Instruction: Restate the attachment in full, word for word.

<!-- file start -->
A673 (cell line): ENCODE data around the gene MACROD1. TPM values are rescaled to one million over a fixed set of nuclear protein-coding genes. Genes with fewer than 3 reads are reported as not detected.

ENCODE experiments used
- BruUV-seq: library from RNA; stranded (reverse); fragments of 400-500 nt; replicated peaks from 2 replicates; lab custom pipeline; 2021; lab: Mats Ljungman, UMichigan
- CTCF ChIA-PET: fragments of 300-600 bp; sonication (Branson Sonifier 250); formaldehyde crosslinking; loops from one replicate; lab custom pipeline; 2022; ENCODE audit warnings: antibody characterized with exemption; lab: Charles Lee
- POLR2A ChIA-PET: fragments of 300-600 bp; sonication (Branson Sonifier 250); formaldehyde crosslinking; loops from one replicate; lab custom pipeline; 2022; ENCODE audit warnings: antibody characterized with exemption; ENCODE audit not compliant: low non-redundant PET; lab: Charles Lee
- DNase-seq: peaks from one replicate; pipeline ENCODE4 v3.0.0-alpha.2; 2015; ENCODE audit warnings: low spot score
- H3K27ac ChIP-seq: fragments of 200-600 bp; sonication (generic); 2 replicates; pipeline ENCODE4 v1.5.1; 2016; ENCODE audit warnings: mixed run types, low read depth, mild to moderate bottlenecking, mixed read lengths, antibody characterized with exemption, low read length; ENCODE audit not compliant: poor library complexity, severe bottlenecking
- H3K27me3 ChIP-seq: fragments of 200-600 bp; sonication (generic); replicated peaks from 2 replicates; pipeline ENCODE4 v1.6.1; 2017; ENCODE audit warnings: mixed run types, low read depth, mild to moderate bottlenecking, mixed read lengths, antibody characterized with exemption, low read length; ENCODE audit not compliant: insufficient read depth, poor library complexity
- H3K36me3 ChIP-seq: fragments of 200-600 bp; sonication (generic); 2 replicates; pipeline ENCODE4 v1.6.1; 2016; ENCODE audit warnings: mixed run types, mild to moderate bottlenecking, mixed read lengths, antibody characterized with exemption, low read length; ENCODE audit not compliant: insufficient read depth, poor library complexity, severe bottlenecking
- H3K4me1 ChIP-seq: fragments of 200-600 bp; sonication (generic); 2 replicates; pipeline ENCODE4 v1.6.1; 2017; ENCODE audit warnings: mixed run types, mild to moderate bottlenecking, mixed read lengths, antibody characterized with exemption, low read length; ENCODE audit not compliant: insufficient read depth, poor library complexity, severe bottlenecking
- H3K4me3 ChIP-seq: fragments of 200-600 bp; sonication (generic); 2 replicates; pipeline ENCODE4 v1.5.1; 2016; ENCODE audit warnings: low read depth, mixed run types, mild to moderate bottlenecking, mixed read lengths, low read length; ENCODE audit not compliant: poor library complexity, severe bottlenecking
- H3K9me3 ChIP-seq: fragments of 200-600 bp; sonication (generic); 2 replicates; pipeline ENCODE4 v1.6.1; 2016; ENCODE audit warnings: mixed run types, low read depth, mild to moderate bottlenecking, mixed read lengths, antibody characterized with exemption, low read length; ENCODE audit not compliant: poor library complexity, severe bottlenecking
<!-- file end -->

A673 (cell line): ENCODE data around the gene MACROD1. TPM values are rescaled to one million over a fixed set of nuclear protein-coding genes. Genes with fewer than 3 reads are reported as not detected.

ENCODE experiments used
- BruUV-seq: library from RNA; stranded (reverse); fragments of 400-500 nt; replicated peaks from 2 replicates; lab custom pipeline; 2021; lab: Mats Ljungman, UMichigan
- CTCF ChIA-PET: fragments of 300-600 bp; sonication (Branson Sonifier 250); formaldehyde crosslinking; loops from one replicate; lab custom pipeline; 2022; ENCODE audit warnings: antibody characterized with exemption; lab: Charles Lee
- POLR2A ChIA-PET: fragments of 300-600 bp; sonication (Branson Sonifier 250); formaldehyde crosslinking; loops from one replicate; lab custom pipeline; 2022; ENCODE audit warnings: antibody characterized with exemption; ENCODE audit not compliant: low non-redundant PET; lab: Charles Lee
- DNase-seq: peaks from one replicate; pipeline ENCODE4 v3.0.0-alpha.2; 2015; ENCODE audit warnings: low spot score
- H3K27ac ChIP-seq: fragments of 200-600 bp; sonication (generic); 2 replicates; pipeline ENCODE4 v1.5.1; 2016; ENCODE audit warnings: mixed run types, low read depth, mild to moderate bottlenecking, mixed read lengths, antibody characterized with exemption, low read length; ENCODE audit not compliant: poor library complexity, severe bottlenecking
- H3K27me3 ChIP-seq: fragments of 200-600 bp; sonication (generic); replicated peaks from 2 replicates; pipeline ENCODE4 v1.6.1; 2017; ENCODE audit warnings: mixed run types, low read depth, mild to moderate bottlenecking, mixed read lengths, antibody characterized with exemption, low read length; ENCODE audit not compliant: insufficient read depth, poor library complexity
- H3K36me3 ChIP-seq: fragments of 200-600 bp; sonication (generic); 2 replicates; pipeline ENCODE4 v1.6.1; 2016; ENCODE audit warnings: mixed run types, mild to moderate bottlenecking, mixed read lengths, antibody characterized with exemption, low read length; ENCODE audit not compliant: insufficient read depth, poor library complexity, severe bottlenecking
- H3K4me1 ChIP-seq: fragments of 200-600 bp; sonication (generic); 2 replicates; pipeline ENCODE4 v1.6.1; 2017; ENCODE audit warnings: mixed run types, mild to moderate bottlenecking, mixed read lengths, antibody characterized with exemption, low read length; ENCODE audit not compliant: insufficient read depth, poor library complexity, severe bottlenecking
- H3K4me3 ChIP-seq: fragments of 200-600 bp; sonication (generic); 2 replicates; pipeline ENCODE4 v1.5.1; 2016; ENCODE audit warnings: low read depth, mixed run types, mild to moderate bottlenecking, mixed read lengths, low read length; ENCODE audit not compliant: poor library complexity, severe bottlenecking
- H3K9me3 ChIP-seq: fragments of 200-600 bp; sonication (generic); 2 replicates; pipeline ENCODE4 v1.6.1; 2016; ENCODE audit warnings: mixed run types, low read depth, mild to moderate bottlenecking, mixed read lengths, antibody characterized with exemption, low read length; ENCODE audit not compliant: poor library complexity, severe bottlenecking